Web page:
El Cedro

Since completing the pipeline in La Victoria, the team has begun a new project in the nearby town of El Cedro, also in Las Lajas. There is already a pipeline running from a nearby spring, but it needs significant maintenance to support the needs of the community. There are sections that are cracking due to UV and weather exposure, hanging without support structure, and water tanks that sit unused.

The team has completed its first assessment trip and is reviewing the gathered data. Various tasks are being considered to address the problem: repairing the pipeline, creating a gray water filtration system, and/or establishing a robust sanitation system for the current water supply. The team is working on finding where the source of contamination is and a way to make sure this does not happen in the future. The students are brainstorming several engineering structures that will work best for the pipeline as it runs through many different types of terrain and obstacles in the rain forest.

Community Needs

Las Lajas is a county located in the southeastern part of Ecuador in the province of El Oro. Approximately 5,000 people live in Las Lajas with about 1,500 in La Victoria. Most are farmers, and they mainly produce coffee. The climate is hot and dry, and rainfall can be unreliable and insufficient.

The Association of Organic Coffee Producers of Las Lajas (ACOLL) wanted to establish a water collection, storage, and distribution system to stabilize their water supply and optimize cultivation in every season. In this project, EWB-USC designed and oversaw construction of a system to improve irrigation for the community.

The pipeline has three farms it feeds water to: the technical high school, the reforestation site controlled by the municipality, and the land ACOLL farms on. The high school has an agriculture program in which students take care of a coffee nursery that community members and ACOLL use to purchase their coffee plants. There are storage ponds designed and built by the community members at the high school and the reforestation site.

The community provided machinery and labor for the construction process. Their main concern is about the long-term stability of the system, so establishing a sense of ownership and ensuring good education about maintenance and repair are key aspects of the project. The chapter is committed to the Las Lajas project for a minimum of five years (beginning in 2012).

First Assessment Trip (January 2013)

This trip was our first introduction to La Victoria community, giving us a chance to build a relationship with them and also survey the local terrain with GPS to establish the best pipeline pathway. Based on this preliminary knowledge, we were able to begin designing an appropriate project.

Second Assessment Trip (May 2013)

After this trip, we better established communication and trust between our organization and the community. The design options were presented to the community stakeholders for their approval and input. The final pipeline path was traced so the community could begin digging trenches to lay the pipeline in. After this trip, the pipeline design was finalized and material suppliers were sought for project implementation.

Implementation Trip (May 2014)

The pipeline was constructed during this trip with the help of community stakeholders and the local high schoolers. The entrance siphon, cleanout structures and exit structures were built, and only some sections of pipeline to connect the structures was left unfinished. The La Victoria community members had constructed similar buried pipeline structures for their water distribution system so they finished the pipeline after this time.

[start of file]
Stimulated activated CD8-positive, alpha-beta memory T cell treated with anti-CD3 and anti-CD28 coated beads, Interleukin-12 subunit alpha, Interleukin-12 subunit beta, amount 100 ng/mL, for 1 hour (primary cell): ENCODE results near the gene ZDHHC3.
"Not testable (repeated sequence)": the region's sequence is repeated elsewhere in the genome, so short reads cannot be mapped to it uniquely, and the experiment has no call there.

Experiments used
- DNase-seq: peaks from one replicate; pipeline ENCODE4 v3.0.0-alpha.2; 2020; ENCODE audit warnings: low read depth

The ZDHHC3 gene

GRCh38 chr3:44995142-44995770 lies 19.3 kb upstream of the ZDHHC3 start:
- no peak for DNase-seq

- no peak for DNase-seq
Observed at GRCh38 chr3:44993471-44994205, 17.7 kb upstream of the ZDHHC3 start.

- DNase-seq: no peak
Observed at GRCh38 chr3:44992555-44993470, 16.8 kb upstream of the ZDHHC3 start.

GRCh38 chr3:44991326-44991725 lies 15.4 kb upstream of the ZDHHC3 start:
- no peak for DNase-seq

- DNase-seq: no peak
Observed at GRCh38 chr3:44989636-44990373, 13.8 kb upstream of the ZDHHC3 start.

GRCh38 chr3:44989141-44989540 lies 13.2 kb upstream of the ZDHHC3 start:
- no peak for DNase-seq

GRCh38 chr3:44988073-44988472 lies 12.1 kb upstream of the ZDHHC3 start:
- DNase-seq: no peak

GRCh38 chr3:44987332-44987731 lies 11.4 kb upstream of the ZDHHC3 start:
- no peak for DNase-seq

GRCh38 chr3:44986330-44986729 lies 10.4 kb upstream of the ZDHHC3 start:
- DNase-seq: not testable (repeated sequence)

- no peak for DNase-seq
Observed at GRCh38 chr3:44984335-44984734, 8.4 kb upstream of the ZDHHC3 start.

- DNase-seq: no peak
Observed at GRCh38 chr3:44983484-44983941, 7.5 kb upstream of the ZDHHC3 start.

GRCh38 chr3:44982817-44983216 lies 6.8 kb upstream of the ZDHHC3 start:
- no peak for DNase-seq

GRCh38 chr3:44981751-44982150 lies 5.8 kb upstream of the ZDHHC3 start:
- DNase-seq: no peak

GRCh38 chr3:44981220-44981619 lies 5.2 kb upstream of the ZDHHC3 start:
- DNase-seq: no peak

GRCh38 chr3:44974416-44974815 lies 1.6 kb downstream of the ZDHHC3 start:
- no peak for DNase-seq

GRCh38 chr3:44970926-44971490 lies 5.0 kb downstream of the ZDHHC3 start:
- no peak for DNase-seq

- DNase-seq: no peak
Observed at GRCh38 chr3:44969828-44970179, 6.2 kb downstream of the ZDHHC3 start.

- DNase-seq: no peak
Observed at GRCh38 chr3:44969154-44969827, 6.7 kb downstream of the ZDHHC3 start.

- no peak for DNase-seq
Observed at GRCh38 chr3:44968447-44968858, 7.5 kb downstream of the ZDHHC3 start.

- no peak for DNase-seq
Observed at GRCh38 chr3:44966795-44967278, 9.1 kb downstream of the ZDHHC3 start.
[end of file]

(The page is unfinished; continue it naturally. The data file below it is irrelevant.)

Monitoring Trip (January 2015)

During this trip, the team established a pipeline monitoring board to check the water flow and regularly maintain the pipeline when necessary, such as opening the cleanout structures to get rid of gravel and leaves that may be blocking the pipe. The community is now completely in control of the pipeline. The team also spoke with stakeholders to see if there are any other community needs that could be turned into new EWB-USC project partnerships.

Rain Barrel Irrigation System for Honors Residence Hall Garden

A garden was built at the Honors Residence Hall at the University of South Carolina’s campus for students to grow their own fruit, vegetables and herbs. EWB-USC designed and built a rain barrel collection system that uses rainwater from the roof of the Honors Residence Hall to store water during dry months and irrigate plants in a sustainable way.

Mentoring LEGO FIRST Teams

We partner with two elementary schools in the Irmo, SC area (northwest of Columbia). Engineering students from USC volunteer once a week to work with fifth-grade LEGO FIRST teams, helping them with design, programming, and presentation for the regional competition in December.

Rain Water Drinking Fountain

EWB-USC partnered with Sustainable Carolina at the University of South Carolina to design and build a water filter that uses water runoff from the roof of West Quad, a dorm on campus, to supply a sustainable drinking fountain. After filtration, this water fountain is expected to have better water quality than other drinking fountains on campus. This water fountain is already completely functional and ready for use after just one semester thanks in part to EWB-USC’s local projects team.

Do you have a local project idea for EWB-USC? Feel free to send us a message with your idea.